• Do not leave out any search results that are relevant to the consumer’s search. In addition, do not place search results that are relevant to the consumer further down the list.

  • Did the consumer use sorting selections and filters? Respect those sorting selections and filters. Do not present any search results that do not correspond with the sorting selections and filters.

  • Do not hide any paid results in the natural search results.

  • Do not abuse A/B-tests by using them to decide how to inform consumers in a way that has the least effect on conversion. This harms consumers, because the goal of providing information is making sure that consumers actually see and understand the information, so that they are able to make a well-informed decision about whether or not to purchase a product.

  • Do not use misleading names for sorting selection options for search results, for example by using ‘sort by relevance’ or ‘sort by popularity’ while you actually sort by, for example, the payments for the paid results.


  • Test whether consumers immediately recognize the difference between natural and paid results.

  • Test what label for paid results or paid ranking is the clearest and easiest-to-understand for consumers.

  • Are certain products temporarily not available? If so, you may let consumers decide whether or not they want to see those results. In this way, consumers can decide, for example, to wait until the inventory has been restocked. Have the products been discontinued? In that case, leaving those out of the search results will be clearer.

  • You can ask consumers in advance if they want to see general or personalized search results. In that way, you offer consumers a neutral and free choice. Please note: if you offer personalized search results, you also have to inform consumers on what basis you personalize such search results. For more rules and tips, see also ‘Rules on personalized online offers’.


Example: Information about paid ranking

A company runs a real estate website. On this website, real estate listings of a realtor association are placed higher in the search results than listings that are not offered through that association’s realtors. The company receives a fee from the realtor association for doing so. This practice is not explained with the search results. It is therefore a misleading practice.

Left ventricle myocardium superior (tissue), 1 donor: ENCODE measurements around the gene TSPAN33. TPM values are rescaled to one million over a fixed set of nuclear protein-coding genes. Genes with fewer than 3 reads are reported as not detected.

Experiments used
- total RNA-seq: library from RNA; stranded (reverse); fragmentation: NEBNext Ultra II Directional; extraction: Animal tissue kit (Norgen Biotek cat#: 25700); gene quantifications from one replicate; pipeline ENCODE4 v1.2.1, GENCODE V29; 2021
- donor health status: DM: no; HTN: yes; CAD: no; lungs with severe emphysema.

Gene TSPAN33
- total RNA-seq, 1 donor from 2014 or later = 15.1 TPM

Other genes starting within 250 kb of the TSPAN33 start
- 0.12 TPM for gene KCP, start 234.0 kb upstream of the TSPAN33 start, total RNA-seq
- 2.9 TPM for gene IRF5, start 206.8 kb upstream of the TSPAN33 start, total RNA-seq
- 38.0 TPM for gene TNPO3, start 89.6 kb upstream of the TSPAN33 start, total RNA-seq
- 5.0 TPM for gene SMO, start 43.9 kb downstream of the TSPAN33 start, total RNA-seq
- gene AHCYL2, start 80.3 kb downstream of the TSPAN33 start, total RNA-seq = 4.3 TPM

In this case, the company must clearly explain that the top search results only concern homes that are listed by certain realtors that have paid for it. The company can do so by adding a label that clarifies and explains that those higher rankings have been paid for.

Moreover, information regarding the most important parameters of the ranking of the real estate listings must be directly and easily accessible from the page on which the listings are presented.

Example: Sorting by relevance

A booking website for holiday accommodations offers the sorting option of ‘relevance’. However, in the results that were sorted using this option, ‘paid’ results are still placed higher. This practice is misleading. When sorting results by the sorting option of ‘relevance’, the company cannot take into account the factor of getting paid for boosting certain accommodations.

Relevant regulations

Explanation of regulations


ACM: Websites for booking holiday accommodations now inform consumers better about the ranking of their offers

ACM, together with the other European consumer authorities and the European Commission, confronted holiday platforms about, among other aspects, information regarding the ranking of the offers on their websites. The companies have changed their websites, and now inform clearly about: * The selection process behind the search results; * Certain search results are given a higher ranking because the providers offering them have paid for that higher ranking; * The total price of the accommodation includes all unavoidable costs; * The availability of rooms on certain dates: no more suggestions of artificial scarcity; * Deals must be genuine deals; * Prices, for example, a price cannot be presented as a discount if that is not the case; * If the host is a professional or a private person.

The information in the introduction of this chapter is based on the following studies and articles: